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5-day work week stirs public debate
By Yu Zhong (China Daily)
Updated: 2005-03-24 23:41

Ten years ago today, a simple but big decision changed life in China forever.

A move to a "five working day" week changed the scheduling of TV programmes, popularized short-distance travel and attendance to training courses shot up.

Now, however, a decade later, the issue is still controversial.

"Five working days? No kidding. We taxi drivers are excluded from that benefit," said Wang Jinquan, a Beijing cab driver.

Wang got his first job in 1980, when the country implemented the "six working days" system.

Before he became a cab driver five years ago, he experienced an ecstatic decrease in working days.

Not only cab drivers, shop clerks, journalists, senior officials and even primary school students are among the many who work more than the "five working days."

Cai Qizhen, a teenaged student in Guangdong Province, used to get upset at his busy weekend schedule, which was full of extra studies enforced by his parents.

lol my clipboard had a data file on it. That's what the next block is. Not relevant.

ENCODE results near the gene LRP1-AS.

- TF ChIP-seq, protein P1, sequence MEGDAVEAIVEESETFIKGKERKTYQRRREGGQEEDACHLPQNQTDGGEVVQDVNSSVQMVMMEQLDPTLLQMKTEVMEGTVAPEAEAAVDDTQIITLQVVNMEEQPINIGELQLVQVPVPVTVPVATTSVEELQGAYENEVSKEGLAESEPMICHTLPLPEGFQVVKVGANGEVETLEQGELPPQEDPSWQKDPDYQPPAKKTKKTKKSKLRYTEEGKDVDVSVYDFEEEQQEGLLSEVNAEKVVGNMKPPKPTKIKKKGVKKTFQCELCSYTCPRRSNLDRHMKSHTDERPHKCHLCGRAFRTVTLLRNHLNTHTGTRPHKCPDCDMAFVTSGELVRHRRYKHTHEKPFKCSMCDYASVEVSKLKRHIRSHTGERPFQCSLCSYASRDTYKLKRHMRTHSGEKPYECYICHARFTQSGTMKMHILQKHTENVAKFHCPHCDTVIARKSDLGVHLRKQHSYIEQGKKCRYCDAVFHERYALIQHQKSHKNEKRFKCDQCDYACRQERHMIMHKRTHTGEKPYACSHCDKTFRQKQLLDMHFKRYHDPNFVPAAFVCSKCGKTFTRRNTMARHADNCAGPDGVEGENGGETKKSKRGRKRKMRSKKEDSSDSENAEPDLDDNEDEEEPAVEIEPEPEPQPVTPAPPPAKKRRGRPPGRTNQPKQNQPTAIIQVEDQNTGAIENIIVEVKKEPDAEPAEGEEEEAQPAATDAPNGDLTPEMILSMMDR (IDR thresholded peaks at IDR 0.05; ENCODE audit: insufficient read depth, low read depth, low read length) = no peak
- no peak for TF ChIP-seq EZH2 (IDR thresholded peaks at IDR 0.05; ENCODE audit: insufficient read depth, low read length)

For some people, the weekend is sometimes much more tiring than the working week.

Xie Jiajing, a bank employee in East China's Zhejiang Province, said she spent most of her weekends last year on courses.

Xie said she would like to have three days off a week, because "working for five days is still tiring, while Friday is always a low efficiency day."

But the debate does not end here.

Months ago, a suggestion on "working six days a week while taking four days off at the end of a month" cause much debate.

Wang Xiaoguang, a senior official from the National Development and Reform Commission, put forward the idea in a recent economic report.

"It can give the public more choices for travelling around," he said.

But most of the public appear to oppose the proposal.

"People need a regular rest after working some time. The four days off in a month can hardly make up for the two-day rest each week," said Wu Sulian, an editor with the Beijing-based Huawen Publishing House.

On the other hand, there are also some supporters like Chen Yiting, a Beijing employee at an international accounting agency, who has "become bored with the 'five plus two' mode" and always has to work on the weekend.

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